Last week I attended my first CALI conference — CALIcon16 at Georgia State University School of Law. Props to the organizers for putting together such an excellent program! For those that don’t know already, CALI is the Center for Computer-Assisted Legal Instruction and it’s a pretty amazing outfit. Standing at a critical intersection between legal technology, educational theory, and access-to-justice, CALI sponsors tremendous innovation in teaching and learning while promoting great social values.
Specifically, I put together a four webpages designed to showcase SCOTUS Maps created with the free tool hosted on CourtListener. Each page focuses on a basic network theme and is designed to permit the visitor to switch easily between maps that demonstrate that theme. One page highlights small SCOTUS networks. Another looks at big SCOTUS networks. A third page gives examples of low dissent networks. And the final page features high dissent networks. I’m not sure if this format worked well for others, but I liked it. If folks are interested in looking at networks through this lens, follow the links above and judge for yourselves! As always, I’d love to hear feedback.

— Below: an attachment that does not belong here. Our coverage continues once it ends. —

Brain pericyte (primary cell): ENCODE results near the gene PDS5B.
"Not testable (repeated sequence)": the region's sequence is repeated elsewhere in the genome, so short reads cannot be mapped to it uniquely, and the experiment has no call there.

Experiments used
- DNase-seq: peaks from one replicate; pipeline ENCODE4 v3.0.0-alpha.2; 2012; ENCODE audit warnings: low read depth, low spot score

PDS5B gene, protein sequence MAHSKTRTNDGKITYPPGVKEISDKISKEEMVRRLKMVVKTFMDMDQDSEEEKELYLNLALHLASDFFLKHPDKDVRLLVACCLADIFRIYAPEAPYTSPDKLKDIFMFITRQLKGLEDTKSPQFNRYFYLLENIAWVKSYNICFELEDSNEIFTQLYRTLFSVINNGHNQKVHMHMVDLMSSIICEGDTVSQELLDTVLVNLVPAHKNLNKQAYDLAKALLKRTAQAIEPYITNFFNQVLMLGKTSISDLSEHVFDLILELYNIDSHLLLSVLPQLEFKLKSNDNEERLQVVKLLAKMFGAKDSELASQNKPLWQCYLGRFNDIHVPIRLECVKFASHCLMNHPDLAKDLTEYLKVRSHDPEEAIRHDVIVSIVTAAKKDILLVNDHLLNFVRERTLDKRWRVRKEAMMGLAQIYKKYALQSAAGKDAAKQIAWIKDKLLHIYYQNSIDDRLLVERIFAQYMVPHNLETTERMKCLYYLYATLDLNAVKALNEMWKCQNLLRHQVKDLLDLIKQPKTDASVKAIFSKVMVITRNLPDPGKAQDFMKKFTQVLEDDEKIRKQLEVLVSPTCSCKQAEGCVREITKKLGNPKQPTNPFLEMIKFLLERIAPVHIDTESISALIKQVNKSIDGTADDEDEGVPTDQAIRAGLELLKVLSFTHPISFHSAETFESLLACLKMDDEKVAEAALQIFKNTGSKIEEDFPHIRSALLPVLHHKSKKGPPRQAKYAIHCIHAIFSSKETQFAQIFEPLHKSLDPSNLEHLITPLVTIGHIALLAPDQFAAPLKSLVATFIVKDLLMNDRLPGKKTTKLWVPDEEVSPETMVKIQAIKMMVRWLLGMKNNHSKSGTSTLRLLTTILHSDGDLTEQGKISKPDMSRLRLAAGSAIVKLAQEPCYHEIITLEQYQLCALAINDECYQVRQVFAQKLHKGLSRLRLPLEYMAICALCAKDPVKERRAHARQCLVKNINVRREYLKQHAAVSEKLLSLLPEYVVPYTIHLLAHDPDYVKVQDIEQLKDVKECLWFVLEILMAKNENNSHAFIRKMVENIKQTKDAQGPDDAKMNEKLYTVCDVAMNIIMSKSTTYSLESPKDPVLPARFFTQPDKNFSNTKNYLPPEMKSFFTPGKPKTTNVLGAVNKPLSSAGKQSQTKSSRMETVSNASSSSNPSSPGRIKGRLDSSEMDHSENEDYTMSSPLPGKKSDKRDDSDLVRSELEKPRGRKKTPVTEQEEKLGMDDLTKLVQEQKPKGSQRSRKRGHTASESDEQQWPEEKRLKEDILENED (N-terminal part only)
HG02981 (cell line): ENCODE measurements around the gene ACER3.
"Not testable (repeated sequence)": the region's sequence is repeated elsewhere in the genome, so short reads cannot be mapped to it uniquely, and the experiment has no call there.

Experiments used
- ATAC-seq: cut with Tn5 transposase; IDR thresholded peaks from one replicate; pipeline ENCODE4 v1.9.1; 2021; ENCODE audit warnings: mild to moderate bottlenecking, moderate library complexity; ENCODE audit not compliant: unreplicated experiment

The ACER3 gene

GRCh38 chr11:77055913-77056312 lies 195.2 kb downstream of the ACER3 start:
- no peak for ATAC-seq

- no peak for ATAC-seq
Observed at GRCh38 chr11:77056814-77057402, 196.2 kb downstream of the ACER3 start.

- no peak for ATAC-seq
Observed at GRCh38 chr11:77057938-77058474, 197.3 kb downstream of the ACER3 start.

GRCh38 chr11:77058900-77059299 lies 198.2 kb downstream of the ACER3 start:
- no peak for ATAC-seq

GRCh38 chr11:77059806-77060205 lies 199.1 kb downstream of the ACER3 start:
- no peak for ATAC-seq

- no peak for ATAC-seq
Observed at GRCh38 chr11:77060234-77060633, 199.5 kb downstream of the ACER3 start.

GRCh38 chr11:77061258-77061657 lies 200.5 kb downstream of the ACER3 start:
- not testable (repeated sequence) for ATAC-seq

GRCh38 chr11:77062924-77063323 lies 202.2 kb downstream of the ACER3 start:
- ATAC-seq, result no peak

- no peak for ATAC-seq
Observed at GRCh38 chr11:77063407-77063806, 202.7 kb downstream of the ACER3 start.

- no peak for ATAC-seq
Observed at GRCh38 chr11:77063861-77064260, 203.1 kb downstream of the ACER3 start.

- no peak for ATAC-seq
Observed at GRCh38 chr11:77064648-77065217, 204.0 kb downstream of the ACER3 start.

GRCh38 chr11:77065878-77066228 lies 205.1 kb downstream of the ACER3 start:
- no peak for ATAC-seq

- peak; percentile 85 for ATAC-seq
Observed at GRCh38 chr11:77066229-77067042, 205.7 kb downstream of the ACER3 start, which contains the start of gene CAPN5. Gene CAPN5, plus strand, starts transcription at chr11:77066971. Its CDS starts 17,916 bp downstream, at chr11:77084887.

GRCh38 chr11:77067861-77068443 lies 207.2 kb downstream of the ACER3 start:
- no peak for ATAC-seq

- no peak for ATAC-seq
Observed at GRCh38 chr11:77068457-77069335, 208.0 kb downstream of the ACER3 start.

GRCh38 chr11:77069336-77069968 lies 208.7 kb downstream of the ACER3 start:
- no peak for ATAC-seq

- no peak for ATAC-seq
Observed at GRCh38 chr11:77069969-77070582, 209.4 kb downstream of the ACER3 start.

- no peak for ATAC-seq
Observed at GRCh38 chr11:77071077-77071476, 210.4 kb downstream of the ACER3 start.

Meanwhile, if you’d like to watch my entire talk in which I explain the CourtListener tool and the overall SCOTUS Mapping Project, check out the link to my entire talk right here.